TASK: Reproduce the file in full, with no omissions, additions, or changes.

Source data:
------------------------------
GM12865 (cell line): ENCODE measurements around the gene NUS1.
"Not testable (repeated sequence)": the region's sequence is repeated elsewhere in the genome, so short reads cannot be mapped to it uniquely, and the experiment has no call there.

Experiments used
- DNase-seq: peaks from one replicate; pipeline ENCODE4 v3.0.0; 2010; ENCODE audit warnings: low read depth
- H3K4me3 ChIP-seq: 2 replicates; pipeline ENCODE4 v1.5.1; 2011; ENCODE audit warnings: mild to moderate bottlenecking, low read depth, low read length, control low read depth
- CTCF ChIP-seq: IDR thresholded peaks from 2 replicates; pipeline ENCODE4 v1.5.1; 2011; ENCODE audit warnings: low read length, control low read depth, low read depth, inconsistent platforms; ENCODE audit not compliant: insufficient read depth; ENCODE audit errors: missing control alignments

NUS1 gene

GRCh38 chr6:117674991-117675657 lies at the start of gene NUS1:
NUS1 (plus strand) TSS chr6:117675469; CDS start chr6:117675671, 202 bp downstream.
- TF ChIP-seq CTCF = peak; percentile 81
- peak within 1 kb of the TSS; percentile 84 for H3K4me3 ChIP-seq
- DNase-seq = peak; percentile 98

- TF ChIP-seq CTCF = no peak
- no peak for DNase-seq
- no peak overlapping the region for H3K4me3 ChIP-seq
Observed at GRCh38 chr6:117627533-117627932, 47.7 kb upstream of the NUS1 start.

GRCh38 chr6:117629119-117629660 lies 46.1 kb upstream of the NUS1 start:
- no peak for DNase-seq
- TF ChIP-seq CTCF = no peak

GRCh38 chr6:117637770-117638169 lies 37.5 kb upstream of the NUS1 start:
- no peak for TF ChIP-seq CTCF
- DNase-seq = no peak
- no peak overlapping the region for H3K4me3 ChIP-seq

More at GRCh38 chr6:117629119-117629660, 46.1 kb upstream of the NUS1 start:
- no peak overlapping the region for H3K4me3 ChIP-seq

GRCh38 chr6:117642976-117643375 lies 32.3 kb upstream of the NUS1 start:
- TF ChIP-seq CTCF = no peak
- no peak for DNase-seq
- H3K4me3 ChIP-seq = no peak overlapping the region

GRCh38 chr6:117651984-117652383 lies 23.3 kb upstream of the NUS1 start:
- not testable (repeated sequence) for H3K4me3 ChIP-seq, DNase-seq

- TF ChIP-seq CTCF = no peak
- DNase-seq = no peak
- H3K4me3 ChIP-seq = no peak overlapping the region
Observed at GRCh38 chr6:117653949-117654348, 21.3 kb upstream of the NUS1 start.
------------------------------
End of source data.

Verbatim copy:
GM12865 (cell line): ENCODE measurements around the gene NUS1.
"Not testable (repeated sequence)": the region's sequence is repeated elsewhere in the genome, so short reads cannot be mapped to it uniquely, and the experiment has no call there.

Experiments used
- DNase-seq: peaks from one replicate; pipeline ENCODE4 v3.0.0; 2010; ENCODE audit warnings: low read depth
- H3K4me3 ChIP-seq: 2 replicates; pipeline ENCODE4 v1.5.1; 2011; ENCODE audit warnings: mild to moderate bottlenecking, low read depth, low read length, control low read depth
- CTCF ChIP-seq: IDR thresholded peaks from 2 replicates; pipeline ENCODE4 v1.5.1; 2011; ENCODE audit warnings: low read length, control low read depth, low read depth, inconsistent platforms; ENCODE audit not compliant: insufficient read depth; ENCODE audit errors: missing control alignments

NUS1 gene

GRCh38 chr6:117674991-117675657 lies at the start of gene NUS1:
NUS1 (plus strand) TSS chr6:117675469; CDS start chr6:117675671, 202 bp downstream.
- TF ChIP-seq CTCF = peak; percentile 81
- peak within 1 kb of the TSS; percentile 84 for H3K4me3 ChIP-seq
- DNase-seq = peak; percentile 98

- TF ChIP-seq CTCF = no peak
- no peak for DNase-seq
- no peak overlapping the region for H3K4me3 ChIP-seq
Observed at GRCh38 chr6:117627533-117627932, 47.7 kb upstream of the NUS1 start.

GRCh38 chr6:117629119-117629660 lies 46.1 kb upstream of the NUS1 start:
- no peak for DNase-seq
- TF ChIP-seq CTCF = no peak

GRCh38 chr6:117637770-117638169 lies 37.5 kb upstream of the NUS1 start:
- no peak for TF ChIP-seq CTCF
- DNase-seq = no peak
- no peak overlapping the region for H3K4me3 ChIP-seq

More at GRCh38 chr6:117629119-117629660, 46.1 kb upstream of the NUS1 start:
- no peak overlapping the region for H3K4me3 ChIP-seq

GRCh38 chr6:117642976-117643375 lies 32.3 kb upstream of the NUS1 start:
- TF ChIP-seq CTCF = no peak
- no peak for DNase-seq
- H3K4me3 ChIP-seq = no peak overlapping the region

GRCh38 chr6:117651984-117652383 lies 23.3 kb upstream of the NUS1 start:
- not testable (repeated sequence) for H3K4me3 ChIP-seq, DNase-seq

- TF ChIP-seq CTCF = no peak
- DNase-seq = no peak
- H3K4me3 ChIP-seq = no peak overlapping the region
Observed at GRCh38 chr6:117653949-117654348, 21.3 kb upstream of the NUS1 start.